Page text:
The Massachusetts Legislature is expected to wrap up its business for the year later today after voting to ban certain smoking materials, plastic bags and the use of handheld devices while driving.

It's nice to be a hack. Pays well, too. Imagine informing your boss that you are checking out on November 20, but not to worry because you'll be back in two months. This after having had the summer off.

Nice work if you can get it. And did I mention it pays well, too?

Massachusetts lawmakers saw their paychecks get even fatter this year just two years after the controversial fast-tracked $18 million pay hike the hack-a-roos gave themselves. No wonder they fight to the death to stay there forever. The Boston Globe says some in the leadership watched as their pay increased by nearly $12,000 this year.

The Globe says all 200 members of the legislature were in line for a $3,700 raise in base pay this year as well as "a separate 8.3 percent hike to their office expense accounts, which currently range between $15,000 and $20,000, depending on how far they live from the State House."

The paper says House Speaker Robert DeLeo and Senate President Karen Spilka and "dozens of their top deputies" also received a third increase, "an 8.3 percent raise to their legislative stipends, the lucrative ad-on the Legislature affords to its highest-ranking officials and committee leaders." The Globe says DeLeo and Splka were already among the highest-paid legislative leaders in the country.

Governor Charlie Baker and all of the other constitutional officers were also due hefty pay hikes this year.

An amendment to the Massachusetts Constitution ties legislative base pay to household median income. This was done to prevent them from raising their wages at will. The pay scale is adjusted every two years. The pay raise enacted two years ago allows for adjustments to the stipends lawmakers receive for such things as transportation costs.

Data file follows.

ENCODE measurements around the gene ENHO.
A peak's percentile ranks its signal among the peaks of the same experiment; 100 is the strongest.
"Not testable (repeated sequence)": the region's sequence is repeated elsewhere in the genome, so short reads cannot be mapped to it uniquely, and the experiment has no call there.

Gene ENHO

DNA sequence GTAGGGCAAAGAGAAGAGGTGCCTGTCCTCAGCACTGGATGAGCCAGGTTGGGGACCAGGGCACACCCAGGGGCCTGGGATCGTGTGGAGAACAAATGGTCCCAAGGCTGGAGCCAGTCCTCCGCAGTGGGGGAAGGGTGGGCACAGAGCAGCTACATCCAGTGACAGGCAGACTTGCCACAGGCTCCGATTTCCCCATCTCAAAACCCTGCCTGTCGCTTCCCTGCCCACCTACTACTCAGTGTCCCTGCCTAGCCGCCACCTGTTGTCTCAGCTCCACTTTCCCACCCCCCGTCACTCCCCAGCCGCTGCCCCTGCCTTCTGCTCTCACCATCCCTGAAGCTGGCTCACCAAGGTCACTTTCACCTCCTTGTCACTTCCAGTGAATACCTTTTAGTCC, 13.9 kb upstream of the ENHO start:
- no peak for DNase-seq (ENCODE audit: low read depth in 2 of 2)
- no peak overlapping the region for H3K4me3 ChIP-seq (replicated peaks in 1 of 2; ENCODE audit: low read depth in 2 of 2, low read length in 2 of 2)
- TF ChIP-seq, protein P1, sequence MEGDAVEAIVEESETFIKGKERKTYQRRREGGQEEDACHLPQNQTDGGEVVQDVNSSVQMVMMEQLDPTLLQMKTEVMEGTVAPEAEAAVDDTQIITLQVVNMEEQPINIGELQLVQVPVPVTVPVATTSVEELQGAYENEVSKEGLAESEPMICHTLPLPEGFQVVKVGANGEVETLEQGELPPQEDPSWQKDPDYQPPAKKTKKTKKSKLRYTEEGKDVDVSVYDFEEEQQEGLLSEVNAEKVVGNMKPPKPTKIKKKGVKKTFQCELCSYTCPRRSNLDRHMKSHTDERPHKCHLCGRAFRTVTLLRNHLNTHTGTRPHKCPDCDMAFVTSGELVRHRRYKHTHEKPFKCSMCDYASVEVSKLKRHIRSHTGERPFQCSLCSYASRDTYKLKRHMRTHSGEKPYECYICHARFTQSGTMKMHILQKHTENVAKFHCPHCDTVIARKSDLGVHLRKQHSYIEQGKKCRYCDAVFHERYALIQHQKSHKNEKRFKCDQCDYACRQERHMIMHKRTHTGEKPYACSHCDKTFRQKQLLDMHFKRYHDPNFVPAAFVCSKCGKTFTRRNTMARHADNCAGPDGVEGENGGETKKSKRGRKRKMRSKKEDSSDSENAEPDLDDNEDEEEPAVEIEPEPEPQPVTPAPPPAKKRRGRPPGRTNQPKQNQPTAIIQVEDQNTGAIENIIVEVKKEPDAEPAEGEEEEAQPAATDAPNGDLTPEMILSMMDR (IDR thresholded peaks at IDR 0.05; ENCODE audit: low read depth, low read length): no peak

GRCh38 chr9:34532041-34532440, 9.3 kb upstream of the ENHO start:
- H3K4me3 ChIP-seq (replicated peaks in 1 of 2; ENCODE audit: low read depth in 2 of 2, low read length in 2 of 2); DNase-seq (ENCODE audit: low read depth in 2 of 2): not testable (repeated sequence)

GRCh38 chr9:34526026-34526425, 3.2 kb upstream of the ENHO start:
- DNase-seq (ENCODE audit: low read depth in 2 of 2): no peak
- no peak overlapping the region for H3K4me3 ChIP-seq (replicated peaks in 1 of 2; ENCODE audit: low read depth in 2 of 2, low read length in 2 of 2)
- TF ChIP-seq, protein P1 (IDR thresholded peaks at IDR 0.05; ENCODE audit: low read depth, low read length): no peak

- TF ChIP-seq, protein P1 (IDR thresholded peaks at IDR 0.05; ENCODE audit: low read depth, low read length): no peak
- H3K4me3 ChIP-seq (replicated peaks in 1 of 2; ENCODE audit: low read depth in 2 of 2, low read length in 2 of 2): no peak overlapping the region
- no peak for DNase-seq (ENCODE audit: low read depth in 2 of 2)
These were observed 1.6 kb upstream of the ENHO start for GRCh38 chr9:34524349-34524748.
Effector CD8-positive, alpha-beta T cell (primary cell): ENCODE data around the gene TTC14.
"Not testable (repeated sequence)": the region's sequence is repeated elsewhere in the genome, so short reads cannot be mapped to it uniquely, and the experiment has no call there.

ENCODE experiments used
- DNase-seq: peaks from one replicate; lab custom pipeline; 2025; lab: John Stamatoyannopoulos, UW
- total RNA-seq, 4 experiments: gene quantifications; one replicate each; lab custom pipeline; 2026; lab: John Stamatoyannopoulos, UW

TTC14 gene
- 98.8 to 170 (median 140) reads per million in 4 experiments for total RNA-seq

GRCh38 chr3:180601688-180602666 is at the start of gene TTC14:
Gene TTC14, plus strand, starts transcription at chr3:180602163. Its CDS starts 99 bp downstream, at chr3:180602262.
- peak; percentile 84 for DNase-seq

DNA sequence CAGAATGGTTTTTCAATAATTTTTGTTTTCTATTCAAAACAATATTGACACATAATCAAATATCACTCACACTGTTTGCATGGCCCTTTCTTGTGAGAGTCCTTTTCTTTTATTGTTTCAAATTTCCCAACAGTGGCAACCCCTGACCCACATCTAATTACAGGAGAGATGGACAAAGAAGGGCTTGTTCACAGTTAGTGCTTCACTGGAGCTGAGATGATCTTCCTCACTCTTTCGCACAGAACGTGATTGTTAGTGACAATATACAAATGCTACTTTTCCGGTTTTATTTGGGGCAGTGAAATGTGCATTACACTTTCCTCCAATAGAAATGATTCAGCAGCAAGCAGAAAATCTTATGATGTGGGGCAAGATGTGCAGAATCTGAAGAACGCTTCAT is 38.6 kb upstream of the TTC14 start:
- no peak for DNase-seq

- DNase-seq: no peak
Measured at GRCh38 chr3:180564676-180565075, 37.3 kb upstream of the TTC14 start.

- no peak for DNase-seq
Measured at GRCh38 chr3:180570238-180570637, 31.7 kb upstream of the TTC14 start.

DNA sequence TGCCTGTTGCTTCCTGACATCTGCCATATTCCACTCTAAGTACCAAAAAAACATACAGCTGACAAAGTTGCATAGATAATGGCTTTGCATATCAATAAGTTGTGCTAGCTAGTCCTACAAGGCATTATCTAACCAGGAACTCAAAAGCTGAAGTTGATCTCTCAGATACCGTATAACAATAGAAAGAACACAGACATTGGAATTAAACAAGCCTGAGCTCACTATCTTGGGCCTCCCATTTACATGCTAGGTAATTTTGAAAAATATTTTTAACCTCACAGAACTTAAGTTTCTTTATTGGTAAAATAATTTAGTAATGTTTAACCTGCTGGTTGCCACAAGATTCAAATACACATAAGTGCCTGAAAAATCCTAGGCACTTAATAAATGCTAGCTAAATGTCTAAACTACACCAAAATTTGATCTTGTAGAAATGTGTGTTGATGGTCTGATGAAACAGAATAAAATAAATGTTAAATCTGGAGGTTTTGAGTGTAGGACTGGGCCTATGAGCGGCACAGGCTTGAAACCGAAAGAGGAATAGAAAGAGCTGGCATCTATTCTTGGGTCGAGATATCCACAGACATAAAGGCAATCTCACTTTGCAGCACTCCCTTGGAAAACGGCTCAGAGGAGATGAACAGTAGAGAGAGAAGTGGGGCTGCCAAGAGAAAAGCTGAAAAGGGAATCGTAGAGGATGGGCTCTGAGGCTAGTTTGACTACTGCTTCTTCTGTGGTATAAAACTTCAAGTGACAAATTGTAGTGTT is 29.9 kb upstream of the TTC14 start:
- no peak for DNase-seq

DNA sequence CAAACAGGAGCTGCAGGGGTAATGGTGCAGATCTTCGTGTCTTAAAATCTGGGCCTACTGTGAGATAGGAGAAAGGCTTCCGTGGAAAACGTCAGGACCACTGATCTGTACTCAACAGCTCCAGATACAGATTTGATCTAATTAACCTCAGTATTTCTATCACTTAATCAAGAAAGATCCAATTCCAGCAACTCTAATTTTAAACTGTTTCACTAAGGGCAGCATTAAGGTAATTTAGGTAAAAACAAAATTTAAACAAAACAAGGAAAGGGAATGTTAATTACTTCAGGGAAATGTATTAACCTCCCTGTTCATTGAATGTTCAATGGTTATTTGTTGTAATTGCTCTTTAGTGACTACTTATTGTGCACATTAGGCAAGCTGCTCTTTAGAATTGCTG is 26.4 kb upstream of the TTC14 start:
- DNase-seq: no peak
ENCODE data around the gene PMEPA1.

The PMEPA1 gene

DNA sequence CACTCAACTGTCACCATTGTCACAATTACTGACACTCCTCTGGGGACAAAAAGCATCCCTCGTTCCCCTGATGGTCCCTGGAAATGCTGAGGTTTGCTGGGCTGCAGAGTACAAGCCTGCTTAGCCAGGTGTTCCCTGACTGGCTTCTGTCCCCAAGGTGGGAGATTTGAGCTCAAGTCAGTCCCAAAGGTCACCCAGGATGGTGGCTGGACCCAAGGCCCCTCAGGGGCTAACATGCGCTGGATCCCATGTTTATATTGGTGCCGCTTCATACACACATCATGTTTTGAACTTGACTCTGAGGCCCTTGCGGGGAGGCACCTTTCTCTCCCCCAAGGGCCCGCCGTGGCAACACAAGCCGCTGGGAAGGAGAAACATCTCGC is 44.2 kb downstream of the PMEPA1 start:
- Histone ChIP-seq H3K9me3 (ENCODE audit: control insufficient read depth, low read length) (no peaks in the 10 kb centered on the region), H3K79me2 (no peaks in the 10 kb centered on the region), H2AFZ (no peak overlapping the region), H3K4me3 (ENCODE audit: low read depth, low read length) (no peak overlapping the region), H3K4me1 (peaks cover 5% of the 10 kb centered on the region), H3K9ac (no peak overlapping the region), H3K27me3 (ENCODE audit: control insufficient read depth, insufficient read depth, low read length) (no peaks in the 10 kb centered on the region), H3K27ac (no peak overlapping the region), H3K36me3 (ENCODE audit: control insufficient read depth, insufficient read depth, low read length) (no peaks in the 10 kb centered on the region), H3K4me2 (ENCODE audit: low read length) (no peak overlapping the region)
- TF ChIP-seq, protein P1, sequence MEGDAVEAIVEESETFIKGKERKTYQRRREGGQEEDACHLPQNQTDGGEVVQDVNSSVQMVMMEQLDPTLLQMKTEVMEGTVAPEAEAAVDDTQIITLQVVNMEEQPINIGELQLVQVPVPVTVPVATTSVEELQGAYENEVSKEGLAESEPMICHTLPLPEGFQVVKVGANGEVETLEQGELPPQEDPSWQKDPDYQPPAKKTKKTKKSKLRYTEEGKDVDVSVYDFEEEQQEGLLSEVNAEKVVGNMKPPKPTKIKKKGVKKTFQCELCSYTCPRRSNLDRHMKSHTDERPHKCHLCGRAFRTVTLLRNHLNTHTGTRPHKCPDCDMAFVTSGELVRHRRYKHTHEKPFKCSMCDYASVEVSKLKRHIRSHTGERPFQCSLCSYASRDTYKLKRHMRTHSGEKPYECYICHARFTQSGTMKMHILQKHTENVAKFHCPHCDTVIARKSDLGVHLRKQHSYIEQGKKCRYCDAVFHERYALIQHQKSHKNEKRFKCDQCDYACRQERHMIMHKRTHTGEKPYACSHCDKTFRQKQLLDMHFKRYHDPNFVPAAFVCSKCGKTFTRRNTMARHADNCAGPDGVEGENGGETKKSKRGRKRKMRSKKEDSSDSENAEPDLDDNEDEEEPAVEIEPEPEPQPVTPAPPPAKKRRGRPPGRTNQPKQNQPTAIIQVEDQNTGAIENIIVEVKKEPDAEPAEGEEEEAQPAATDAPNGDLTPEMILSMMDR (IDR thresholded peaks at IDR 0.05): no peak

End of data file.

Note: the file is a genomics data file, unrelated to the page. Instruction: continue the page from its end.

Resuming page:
When lawmakers return to work in January, they plan to take up climate change legislation that will certainly impact your transportation costs. Among the many brilliant ideas being considered to save the world is a 15-cents-per-gallon increase in the gas tax. But that's just the beginning.

Massachusetts' government is corrupt and out of control. This is in large part the result of decades of one-party rule. And that is the result of a disengaged and uninformed electorate. When voters don't care enough to hold their elected officials accountable, the inmates take charge of the asylum.

These politicians work for us, yet they act as though it were the other way around. And it will continue until the voters of Massachusetts have finally had enough. Unfortunately, there is no indication that will happen anytime soon.

Barry Richard is the host of The Barry Richard Show on 1420 WBSM New Bedford. He can be heard weekdays from noon to 3 p.m. Contact him at barry@wbsm.com and follow him on Twitter @BarryJRichard58. The opinions expressed in this commentary are solely those of the author.